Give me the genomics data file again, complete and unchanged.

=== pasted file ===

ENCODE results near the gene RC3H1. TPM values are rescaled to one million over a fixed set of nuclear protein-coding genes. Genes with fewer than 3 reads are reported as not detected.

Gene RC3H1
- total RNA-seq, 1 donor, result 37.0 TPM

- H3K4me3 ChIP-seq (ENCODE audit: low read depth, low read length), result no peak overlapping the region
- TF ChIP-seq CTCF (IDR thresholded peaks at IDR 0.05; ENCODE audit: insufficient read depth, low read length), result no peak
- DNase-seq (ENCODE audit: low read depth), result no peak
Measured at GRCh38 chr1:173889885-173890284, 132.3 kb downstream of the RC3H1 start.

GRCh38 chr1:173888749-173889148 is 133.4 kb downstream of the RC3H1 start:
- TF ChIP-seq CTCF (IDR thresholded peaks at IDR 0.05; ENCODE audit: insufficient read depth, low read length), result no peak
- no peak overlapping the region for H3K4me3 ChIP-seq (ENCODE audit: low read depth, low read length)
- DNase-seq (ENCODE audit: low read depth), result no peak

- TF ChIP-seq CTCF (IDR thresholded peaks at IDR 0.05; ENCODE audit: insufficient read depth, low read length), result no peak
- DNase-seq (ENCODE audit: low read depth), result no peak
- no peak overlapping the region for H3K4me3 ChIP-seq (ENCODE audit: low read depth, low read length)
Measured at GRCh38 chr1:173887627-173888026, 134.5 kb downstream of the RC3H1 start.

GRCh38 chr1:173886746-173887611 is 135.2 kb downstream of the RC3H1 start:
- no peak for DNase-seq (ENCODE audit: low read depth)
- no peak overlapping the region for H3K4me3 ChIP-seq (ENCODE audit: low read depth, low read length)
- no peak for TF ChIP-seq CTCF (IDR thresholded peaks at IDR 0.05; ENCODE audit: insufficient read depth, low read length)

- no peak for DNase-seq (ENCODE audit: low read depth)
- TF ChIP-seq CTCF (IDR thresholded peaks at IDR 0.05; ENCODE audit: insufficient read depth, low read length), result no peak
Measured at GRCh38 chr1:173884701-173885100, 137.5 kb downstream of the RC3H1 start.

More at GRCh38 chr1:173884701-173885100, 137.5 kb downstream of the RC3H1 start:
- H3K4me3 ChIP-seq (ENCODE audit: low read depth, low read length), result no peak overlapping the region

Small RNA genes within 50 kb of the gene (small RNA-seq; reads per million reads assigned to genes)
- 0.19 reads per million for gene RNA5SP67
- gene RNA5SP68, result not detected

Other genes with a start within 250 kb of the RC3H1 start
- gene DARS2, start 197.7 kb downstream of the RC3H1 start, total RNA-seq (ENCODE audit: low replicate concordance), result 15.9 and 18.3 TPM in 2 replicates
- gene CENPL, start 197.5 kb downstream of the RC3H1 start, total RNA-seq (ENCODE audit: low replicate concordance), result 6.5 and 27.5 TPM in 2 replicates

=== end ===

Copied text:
ENCODE results near the gene RC3H1. TPM values are rescaled to one million over a fixed set of nuclear protein-coding genes. Genes with fewer than 3 reads are reported as not detected.

Gene RC3H1
- total RNA-seq, 1 donor, result 37.0 TPM

- H3K4me3 ChIP-seq (ENCODE audit: low read depth, low read length), result no peak overlapping the region
- TF ChIP-seq CTCF (IDR thresholded peaks at IDR 0.05; ENCODE audit: insufficient read depth, low read length), result no peak
- DNase-seq (ENCODE audit: low read depth), result no peak
Measured at GRCh38 chr1:173889885-173890284, 132.3 kb downstream of the RC3H1 start.

GRCh38 chr1:173888749-173889148 is 133.4 kb downstream of the RC3H1 start:
- TF ChIP-seq CTCF (IDR thresholded peaks at IDR 0.05; ENCODE audit: insufficient read depth, low read length), result no peak
- no peak overlapping the region for H3K4me3 ChIP-seq (ENCODE audit: low read depth, low read length)
- DNase-seq (ENCODE audit: low read depth), result no peak

- TF ChIP-seq CTCF (IDR thresholded peaks at IDR 0.05; ENCODE audit: insufficient read depth, low read length), result no peak
- DNase-seq (ENCODE audit: low read depth), result no peak
- no peak overlapping the region for H3K4me3 ChIP-seq (ENCODE audit: low read depth, low read length)
Measured at GRCh38 chr1:173887627-173888026, 134.5 kb downstream of the RC3H1 start.

GRCh38 chr1:173886746-173887611 is 135.2 kb downstream of the RC3H1 start:
- no peak for DNase-seq (ENCODE audit: low read depth)
- no peak overlapping the region for H3K4me3 ChIP-seq (ENCODE audit: low read depth, low read length)
- no peak for TF ChIP-seq CTCF (IDR thresholded peaks at IDR 0.05; ENCODE audit: insufficient read depth, low read length)

- no peak for DNase-seq (ENCODE audit: low read depth)
- TF ChIP-seq CTCF (IDR thresholded peaks at IDR 0.05; ENCODE audit: insufficient read depth, low read length), result no peak
Measured at GRCh38 chr1:173884701-173885100, 137.5 kb downstream of the RC3H1 start.

More at GRCh38 chr1:173884701-173885100, 137.5 kb downstream of the RC3H1 start:
- H3K4me3 ChIP-seq (ENCODE audit: low read depth, low read length), result no peak overlapping the region

Small RNA genes within 50 kb of the gene (small RNA-seq; reads per million reads assigned to genes)
- 0.19 reads per million for gene RNA5SP67
- gene RNA5SP68, result not detected

Other genes with a start within 250 kb of the RC3H1 start
- gene DARS2, start 197.7 kb downstream of the RC3H1 start, total RNA-seq (ENCODE audit: low replicate concordance), result 15.9 and 18.3 TPM in 2 replicates
- gene CENPL, start 197.5 kb downstream of the RC3H1 start, total RNA-seq (ENCODE audit: low replicate concordance), result 6.5 and 27.5 TPM in 2 replicates